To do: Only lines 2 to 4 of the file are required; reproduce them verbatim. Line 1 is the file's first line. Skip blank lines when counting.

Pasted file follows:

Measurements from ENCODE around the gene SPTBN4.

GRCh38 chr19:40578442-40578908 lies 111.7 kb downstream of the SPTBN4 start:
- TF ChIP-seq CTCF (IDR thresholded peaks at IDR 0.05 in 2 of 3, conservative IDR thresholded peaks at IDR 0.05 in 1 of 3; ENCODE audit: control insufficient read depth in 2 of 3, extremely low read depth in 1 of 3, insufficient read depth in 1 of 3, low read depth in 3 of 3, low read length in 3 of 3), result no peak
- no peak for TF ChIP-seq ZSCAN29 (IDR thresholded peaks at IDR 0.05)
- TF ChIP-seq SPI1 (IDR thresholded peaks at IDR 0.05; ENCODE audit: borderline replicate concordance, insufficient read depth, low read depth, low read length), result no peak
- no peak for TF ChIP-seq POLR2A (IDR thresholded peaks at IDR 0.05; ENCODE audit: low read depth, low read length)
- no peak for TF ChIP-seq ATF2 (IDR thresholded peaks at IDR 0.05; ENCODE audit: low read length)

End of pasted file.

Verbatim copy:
GRCh38 chr19:40578442-40578908 lies 111.7 kb downstream of the SPTBN4 start:
- TF ChIP-seq CTCF (IDR thresholded peaks at IDR 0.05 in 2 of 3, conservative IDR thresholded peaks at IDR 0.05 in 1 of 3; ENCODE audit: control insufficient read depth in 2 of 3, extremely low read depth in 1 of 3, insufficient read depth in 1 of 3, low read depth in 3 of 3, low read length in 3 of 3), result no peak
- no peak for TF ChIP-seq ZSCAN29 (IDR thresholded peaks at IDR 0.05)